More specifically, Renaissance Technologies was the largest shareholder of Sinopec Shanghai Petrochemical Company Limited (NYSE:SHI), with a stake worth $11.3 million reported as of the end of September. Trailing Renaissance Technologies was Millennium Management, which amassed a stake valued at $1.2 million. Citadel Investment Group was also very fond of the stock, becoming one of the largest hedge fund holders of the company. In terms of the portfolio weights assigned to each position Renaissance Technologies allocated the biggest weight to Sinopec Shanghai Petrochemical Company Limited (NYSE:SHI), around 0.01% of its portfolio. Millennium Management is also relatively very bullish on the stock, designating 0.0019 percent of its 13F equity portfolio to SHI.
Because Sinopec Shanghai Petrochemical Company Limited (NYSE:SHI) has experienced falling interest from the smart money, it’s easy to see that there is a sect of hedgies that slashed their positions entirely heading into Q4. It’s worth mentioning that Peter Rathjens, Bruce Clarke and John Campbell’s Arrowstreet Capital sold off the largest position of all the hedgies watched by Insider Monkey, comprising close to $3.3 million in stock, and Ernest Chow and Jonathan Howe’s Sensato Capital Management was right behind this move, as the fund cut about $1 million worth. These transactions are interesting, as aggregate hedge fund interest was cut by 2 funds heading into Q4.
Let’s go over hedge fund activity in other stocks similar to Sinopec Shanghai Petrochemical Company Limited (NYSE:SHI). These stocks are Home Bancshares, Inc. (Conway, AR) (NASDAQ:HOMB), John Bean Technologies Corporation (NYSE:JBT), Darling Ingredients Inc. (NYSE:DAR), and Investors Bancorp, Inc. (NASDAQ:ISBC). All of these stocks’ market caps match SHI’s market cap.
|Ticker||No of HFs with positions||Total Value of HF Positions (x1000)||Change in HF Position|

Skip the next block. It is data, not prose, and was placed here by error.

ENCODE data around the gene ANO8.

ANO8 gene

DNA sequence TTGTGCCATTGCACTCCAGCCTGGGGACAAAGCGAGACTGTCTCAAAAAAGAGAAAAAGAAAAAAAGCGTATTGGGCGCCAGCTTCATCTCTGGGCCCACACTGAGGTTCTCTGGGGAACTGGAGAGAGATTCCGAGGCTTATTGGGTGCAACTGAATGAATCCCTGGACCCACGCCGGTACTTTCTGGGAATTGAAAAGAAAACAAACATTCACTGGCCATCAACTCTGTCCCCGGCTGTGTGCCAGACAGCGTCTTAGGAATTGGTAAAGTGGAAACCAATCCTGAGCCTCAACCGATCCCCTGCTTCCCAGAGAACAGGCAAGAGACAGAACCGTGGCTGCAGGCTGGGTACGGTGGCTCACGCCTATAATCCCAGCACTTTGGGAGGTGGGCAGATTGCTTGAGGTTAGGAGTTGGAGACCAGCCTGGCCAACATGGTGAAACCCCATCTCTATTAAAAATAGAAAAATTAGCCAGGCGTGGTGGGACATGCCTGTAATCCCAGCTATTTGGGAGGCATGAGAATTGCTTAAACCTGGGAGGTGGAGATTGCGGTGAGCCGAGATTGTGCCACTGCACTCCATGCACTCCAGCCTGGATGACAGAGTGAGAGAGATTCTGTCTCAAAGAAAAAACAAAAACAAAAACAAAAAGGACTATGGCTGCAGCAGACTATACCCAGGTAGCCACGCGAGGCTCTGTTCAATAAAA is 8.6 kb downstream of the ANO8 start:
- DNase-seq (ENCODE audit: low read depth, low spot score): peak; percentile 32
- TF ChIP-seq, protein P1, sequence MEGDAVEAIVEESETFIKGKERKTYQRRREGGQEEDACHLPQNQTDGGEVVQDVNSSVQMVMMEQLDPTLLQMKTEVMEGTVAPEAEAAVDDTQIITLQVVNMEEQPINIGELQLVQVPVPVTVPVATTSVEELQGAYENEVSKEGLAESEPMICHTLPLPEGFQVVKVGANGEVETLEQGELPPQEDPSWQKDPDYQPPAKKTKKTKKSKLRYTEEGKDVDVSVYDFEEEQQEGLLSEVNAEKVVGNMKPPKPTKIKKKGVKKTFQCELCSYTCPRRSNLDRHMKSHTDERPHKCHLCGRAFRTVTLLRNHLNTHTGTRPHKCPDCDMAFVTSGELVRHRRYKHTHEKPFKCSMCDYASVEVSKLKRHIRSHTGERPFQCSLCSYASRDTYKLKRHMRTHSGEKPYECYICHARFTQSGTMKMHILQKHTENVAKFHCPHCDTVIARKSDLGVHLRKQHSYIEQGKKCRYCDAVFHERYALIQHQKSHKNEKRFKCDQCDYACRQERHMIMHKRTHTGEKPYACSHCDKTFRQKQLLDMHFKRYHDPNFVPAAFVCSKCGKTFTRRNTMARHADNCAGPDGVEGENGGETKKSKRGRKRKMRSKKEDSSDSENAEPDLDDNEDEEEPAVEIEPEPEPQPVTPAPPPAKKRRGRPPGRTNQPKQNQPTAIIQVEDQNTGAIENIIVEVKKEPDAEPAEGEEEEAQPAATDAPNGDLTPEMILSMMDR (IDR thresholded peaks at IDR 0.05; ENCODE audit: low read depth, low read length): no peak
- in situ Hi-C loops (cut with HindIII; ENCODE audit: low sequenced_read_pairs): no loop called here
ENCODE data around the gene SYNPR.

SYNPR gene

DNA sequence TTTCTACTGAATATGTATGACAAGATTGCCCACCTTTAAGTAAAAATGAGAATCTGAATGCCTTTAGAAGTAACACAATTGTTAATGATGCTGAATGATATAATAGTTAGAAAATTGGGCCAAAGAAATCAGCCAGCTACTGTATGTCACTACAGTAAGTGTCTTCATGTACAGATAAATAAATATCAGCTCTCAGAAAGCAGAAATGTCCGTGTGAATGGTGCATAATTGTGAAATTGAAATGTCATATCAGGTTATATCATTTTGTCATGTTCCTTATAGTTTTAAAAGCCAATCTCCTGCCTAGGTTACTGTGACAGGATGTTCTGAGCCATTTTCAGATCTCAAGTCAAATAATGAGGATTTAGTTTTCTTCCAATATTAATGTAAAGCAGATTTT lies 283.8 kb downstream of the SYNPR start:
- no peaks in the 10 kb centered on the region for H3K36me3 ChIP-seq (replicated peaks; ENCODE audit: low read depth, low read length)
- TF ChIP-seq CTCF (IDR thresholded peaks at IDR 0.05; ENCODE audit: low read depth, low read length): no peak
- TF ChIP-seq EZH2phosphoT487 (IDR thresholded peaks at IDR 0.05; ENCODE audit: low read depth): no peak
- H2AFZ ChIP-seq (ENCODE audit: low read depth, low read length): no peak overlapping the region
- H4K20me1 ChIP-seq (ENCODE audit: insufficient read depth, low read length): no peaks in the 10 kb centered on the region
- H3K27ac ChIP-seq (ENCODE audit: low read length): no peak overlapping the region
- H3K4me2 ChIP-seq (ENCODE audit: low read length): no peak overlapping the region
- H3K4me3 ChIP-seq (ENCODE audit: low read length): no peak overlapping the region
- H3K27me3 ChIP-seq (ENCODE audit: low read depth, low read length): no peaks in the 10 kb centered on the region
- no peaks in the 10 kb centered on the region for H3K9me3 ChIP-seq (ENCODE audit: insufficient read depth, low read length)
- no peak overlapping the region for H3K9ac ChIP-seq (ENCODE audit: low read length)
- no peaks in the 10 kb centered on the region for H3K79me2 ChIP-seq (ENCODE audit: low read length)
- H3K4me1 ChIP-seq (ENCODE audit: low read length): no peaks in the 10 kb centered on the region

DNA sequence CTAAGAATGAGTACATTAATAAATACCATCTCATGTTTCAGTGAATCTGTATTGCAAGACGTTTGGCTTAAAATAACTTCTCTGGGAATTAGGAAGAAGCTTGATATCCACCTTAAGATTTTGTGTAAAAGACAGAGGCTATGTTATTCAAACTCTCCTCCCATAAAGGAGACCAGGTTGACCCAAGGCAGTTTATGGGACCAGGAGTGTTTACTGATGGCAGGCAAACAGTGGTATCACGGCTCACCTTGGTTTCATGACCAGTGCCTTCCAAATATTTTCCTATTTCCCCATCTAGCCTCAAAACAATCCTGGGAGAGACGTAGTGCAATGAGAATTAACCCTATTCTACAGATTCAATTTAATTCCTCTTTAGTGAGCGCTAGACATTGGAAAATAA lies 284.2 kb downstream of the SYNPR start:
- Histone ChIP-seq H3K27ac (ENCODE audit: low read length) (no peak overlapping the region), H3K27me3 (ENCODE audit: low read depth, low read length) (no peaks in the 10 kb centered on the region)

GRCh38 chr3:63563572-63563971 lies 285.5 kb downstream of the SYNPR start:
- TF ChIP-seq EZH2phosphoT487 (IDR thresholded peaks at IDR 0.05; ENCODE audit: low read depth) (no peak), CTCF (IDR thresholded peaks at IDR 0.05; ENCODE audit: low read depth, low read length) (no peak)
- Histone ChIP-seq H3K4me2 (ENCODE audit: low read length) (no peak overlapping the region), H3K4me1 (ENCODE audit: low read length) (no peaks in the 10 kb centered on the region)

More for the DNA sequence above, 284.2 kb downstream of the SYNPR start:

View table here if you experience formatting issues.
As you can see these stocks had an average of 18.75 hedge funds with bullish positions and the average amount invested in these stocks was $232 million. That figure was $13 million in SHI’s case. Investors Bancorp, Inc. (NASDAQ:ISBC) is the most popular stock in this table. On the other hand Home Bancshares, Inc. (Conway, AR) (NASDAQ:HOMB) is the least popular one with only 11 bullish hedge fund positions. Compared to these stocks Sinopec Shanghai Petrochemical Company Limited (NYSE:SHI) is even less popular than HOMB. Hedge funds dodged a bullet by taking a bearish stance towards SHI. Our calculations showed that the top 20 most popular hedge fund stocks returned 34.7% in 2019 through November 22nd and outperformed the S&P 500 ETF (SPY) by 8.5 percentage points. Unfortunately SHI wasn’t nearly as popular as these 20 stocks (hedge fund sentiment was very bearish); SHI investors were disappointed as the stock returned -7.1% during the fourth quarter (through 11/22) and underperformed the market. If you are interested in investing in large cap stocks with huge upside potential, you should check out the top 20 most popular stocks among hedge funds as 70 percent of these stocks already outperformed the market so far in Q4.
Disclosure: None. This article was originally published at Insider Monkey.